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Friday, April 19, 2019

"Tess" (1980)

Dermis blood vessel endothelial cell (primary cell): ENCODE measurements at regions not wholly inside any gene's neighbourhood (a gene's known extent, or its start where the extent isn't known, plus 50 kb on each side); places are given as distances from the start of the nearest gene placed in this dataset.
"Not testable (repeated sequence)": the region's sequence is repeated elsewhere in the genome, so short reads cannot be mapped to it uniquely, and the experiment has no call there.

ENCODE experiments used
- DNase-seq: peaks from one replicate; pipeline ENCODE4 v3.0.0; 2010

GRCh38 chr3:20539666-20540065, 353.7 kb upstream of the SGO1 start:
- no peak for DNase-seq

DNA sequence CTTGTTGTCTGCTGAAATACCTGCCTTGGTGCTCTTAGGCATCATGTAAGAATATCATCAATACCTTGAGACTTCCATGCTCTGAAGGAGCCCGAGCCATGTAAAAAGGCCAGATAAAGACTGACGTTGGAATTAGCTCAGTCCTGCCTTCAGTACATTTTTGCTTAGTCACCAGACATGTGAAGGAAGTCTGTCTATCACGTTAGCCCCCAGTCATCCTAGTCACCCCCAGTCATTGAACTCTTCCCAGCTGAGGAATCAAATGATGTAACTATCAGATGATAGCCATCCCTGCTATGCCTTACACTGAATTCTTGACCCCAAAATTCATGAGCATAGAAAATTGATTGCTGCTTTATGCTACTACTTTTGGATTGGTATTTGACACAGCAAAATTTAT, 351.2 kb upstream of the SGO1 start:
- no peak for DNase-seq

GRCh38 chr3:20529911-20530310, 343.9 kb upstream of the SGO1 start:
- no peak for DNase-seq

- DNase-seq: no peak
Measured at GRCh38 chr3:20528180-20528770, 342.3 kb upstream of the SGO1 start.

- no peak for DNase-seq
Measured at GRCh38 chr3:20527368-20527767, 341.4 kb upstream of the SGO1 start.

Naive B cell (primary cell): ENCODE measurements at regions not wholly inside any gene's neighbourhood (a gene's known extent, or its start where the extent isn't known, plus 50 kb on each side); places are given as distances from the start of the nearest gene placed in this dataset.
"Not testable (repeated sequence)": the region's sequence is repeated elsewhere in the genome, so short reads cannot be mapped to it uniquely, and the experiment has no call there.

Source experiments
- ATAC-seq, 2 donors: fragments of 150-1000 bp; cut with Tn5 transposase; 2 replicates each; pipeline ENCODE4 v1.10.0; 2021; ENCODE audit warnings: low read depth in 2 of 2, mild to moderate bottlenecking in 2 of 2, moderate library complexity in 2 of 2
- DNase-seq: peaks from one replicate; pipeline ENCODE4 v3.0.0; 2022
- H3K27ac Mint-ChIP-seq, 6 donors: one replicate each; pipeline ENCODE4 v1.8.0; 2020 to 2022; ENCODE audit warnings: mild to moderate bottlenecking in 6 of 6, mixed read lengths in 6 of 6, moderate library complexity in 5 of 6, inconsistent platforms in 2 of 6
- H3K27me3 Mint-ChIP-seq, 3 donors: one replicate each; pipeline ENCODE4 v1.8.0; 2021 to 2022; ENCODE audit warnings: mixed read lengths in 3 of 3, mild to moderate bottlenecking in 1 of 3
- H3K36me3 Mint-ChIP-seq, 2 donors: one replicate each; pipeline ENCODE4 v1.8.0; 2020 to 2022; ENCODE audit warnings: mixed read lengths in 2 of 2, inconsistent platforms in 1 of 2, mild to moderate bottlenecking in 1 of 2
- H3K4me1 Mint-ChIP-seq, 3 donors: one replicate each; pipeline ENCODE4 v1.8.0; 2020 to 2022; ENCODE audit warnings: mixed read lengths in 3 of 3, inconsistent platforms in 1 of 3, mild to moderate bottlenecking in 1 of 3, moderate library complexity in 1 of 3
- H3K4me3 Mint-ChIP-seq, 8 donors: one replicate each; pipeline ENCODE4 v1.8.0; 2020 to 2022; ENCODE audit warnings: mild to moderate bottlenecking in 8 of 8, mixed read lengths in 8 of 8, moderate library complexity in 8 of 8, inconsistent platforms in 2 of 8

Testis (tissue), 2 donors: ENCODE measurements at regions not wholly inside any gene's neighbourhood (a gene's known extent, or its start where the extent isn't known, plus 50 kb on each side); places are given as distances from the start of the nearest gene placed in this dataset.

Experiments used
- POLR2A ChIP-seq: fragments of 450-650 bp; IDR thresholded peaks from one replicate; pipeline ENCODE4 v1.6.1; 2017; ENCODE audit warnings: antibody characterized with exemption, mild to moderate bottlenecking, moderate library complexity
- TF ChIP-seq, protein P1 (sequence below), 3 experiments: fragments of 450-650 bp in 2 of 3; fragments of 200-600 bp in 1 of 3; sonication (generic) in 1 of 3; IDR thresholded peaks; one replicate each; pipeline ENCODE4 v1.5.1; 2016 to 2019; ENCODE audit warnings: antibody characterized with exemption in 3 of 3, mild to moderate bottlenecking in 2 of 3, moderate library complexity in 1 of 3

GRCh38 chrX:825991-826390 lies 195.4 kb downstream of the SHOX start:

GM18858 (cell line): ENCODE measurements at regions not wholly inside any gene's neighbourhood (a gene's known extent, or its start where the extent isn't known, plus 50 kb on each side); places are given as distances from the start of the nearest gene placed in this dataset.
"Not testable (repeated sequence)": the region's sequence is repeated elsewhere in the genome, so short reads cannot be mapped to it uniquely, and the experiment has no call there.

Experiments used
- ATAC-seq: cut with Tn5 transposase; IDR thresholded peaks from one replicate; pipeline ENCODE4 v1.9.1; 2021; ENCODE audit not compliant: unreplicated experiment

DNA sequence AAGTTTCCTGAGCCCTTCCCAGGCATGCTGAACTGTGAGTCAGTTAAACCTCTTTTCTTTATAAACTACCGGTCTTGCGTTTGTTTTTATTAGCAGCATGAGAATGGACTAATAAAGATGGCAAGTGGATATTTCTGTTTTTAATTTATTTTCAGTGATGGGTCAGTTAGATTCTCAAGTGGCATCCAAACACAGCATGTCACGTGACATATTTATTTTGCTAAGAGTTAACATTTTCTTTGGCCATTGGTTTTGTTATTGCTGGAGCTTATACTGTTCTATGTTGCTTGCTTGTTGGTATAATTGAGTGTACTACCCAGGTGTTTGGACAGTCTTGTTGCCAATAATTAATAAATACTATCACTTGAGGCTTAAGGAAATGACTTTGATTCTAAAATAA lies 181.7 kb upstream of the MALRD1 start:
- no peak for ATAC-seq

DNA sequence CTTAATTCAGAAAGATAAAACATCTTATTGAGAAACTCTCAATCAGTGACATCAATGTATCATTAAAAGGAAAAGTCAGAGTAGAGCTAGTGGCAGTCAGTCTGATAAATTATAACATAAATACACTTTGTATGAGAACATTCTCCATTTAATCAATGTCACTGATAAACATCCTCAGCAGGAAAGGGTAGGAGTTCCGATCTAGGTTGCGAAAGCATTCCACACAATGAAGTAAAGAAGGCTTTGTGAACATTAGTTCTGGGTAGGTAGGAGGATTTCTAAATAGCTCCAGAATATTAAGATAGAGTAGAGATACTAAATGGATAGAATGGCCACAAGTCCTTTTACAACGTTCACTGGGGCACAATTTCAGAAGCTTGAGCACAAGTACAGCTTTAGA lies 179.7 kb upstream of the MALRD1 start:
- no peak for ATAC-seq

Thomas Hardy's classic novel of the tragic life and loves of a 19th Century English milkmaid, "Tess of the D'Urbervilles", comes to the screen in this stately adaption by director Roman Polanski. The novel is still a vital part of the Western canon because it grapples with a couple of knotty themes that irk us to this day, namely the hypocrisy of religion and the grossly unfair gender roles society lays down for men and women. You won't find a more stunningly beautiful movie (it won a well-deserved Oscar for cinematography), and the production is uniformly faithful to the source material. In her movie debut, Nastassia Kinski--looking like a young Ingrid Bergman--does an admirable job in the title role. Not to damn with faint praise, but the picture is a nicely measured telling of the story. If you love the book, you'll admire the movie. So what's the catch? Well, it's one of those instances where you can't separate the art from the artist. Not Hardy, but Polanski. See, he made this movie only three years after having been notoriously banished from Hollywood (and America) for allegedly raping a thirteen year old girl. He fled to Europe and hasn't graced our shores since. And since this story directly hinges on the rape of the title heroine, a naive teenager,  by an older man (sorry for the spoiler but it happens early in the story), you have to question the director's motivations here, and it will alter your perception of the film. Is it a sincere apologia for his transgressions? A misguided rationalization? Or maybe just a big F.U. to all those who damned him? You decide. Depending on your viewpoint, it may or may not help that the ad campaign's tagline was "She was born into a world where they called it seduction, not rape." See what I mean?


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